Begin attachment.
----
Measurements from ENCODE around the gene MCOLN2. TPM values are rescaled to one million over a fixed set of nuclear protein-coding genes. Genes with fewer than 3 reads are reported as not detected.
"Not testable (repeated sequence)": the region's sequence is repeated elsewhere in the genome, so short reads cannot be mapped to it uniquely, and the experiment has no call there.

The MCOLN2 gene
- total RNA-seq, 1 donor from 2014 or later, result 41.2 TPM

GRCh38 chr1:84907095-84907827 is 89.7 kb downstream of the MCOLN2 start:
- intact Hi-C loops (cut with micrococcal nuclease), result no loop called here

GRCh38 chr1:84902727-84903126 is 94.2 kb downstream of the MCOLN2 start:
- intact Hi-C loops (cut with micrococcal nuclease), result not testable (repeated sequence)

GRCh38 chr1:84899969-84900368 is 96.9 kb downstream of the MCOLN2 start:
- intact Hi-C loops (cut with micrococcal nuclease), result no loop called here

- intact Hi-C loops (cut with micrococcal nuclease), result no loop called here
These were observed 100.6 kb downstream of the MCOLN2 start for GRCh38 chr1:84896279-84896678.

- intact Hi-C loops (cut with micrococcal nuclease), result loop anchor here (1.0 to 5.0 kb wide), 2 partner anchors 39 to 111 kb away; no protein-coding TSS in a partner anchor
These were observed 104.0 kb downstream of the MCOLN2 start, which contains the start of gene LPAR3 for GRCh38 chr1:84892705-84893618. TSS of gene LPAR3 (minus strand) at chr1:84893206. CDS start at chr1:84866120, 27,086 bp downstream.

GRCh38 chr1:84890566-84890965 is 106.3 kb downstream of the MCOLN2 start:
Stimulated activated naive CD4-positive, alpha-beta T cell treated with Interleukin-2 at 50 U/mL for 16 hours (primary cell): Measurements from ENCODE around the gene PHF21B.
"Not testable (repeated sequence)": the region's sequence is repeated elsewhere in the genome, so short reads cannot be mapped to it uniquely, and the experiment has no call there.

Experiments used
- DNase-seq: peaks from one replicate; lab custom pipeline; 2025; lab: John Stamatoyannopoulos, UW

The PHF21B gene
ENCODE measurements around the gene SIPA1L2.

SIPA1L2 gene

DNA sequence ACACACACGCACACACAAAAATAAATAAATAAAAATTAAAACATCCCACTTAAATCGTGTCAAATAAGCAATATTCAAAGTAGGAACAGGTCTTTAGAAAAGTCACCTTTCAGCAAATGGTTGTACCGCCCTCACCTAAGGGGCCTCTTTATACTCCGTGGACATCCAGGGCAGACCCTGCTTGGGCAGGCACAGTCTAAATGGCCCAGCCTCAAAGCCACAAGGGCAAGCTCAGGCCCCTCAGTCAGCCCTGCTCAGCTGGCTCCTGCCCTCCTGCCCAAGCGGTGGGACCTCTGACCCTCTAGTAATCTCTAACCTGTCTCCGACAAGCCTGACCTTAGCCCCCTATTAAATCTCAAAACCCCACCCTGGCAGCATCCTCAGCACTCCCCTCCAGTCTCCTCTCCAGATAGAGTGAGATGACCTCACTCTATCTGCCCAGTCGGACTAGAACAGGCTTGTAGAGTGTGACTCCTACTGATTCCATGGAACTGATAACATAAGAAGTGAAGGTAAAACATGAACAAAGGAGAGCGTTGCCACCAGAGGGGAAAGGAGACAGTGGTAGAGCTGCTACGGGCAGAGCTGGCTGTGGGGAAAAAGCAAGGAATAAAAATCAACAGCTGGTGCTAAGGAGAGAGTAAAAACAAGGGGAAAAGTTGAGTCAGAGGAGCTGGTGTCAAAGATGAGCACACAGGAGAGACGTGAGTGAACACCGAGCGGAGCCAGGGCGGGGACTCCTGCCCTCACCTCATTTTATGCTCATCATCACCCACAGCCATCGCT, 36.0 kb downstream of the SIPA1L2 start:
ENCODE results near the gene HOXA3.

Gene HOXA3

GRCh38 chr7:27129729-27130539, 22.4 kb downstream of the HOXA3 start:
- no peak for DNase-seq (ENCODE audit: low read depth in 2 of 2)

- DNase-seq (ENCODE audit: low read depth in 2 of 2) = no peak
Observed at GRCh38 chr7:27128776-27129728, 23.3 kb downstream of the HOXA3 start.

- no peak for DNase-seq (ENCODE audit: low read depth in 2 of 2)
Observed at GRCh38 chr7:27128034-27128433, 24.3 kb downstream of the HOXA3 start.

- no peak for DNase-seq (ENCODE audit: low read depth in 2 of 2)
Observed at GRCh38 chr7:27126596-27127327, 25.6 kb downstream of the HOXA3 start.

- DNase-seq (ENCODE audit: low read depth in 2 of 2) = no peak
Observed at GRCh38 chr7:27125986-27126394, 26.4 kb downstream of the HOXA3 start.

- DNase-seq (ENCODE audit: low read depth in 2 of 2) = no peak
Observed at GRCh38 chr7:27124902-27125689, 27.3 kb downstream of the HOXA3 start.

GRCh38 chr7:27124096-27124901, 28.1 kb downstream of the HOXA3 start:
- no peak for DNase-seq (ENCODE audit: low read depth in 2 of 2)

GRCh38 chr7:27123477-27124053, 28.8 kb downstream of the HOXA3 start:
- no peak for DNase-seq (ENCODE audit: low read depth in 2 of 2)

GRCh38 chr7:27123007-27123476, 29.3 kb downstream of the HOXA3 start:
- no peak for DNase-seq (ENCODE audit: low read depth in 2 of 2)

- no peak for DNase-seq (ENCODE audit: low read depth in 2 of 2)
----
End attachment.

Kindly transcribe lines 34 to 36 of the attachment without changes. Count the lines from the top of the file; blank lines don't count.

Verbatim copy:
- DNase-seq (ENCODE audit: low read depth in 2 of 2) = no peak
Observed at GRCh38 chr7:27125986-27126394, 26.4 kb downstream of the HOXA3 start.

- DNase-seq (ENCODE audit: low read depth in 2 of 2) = no peak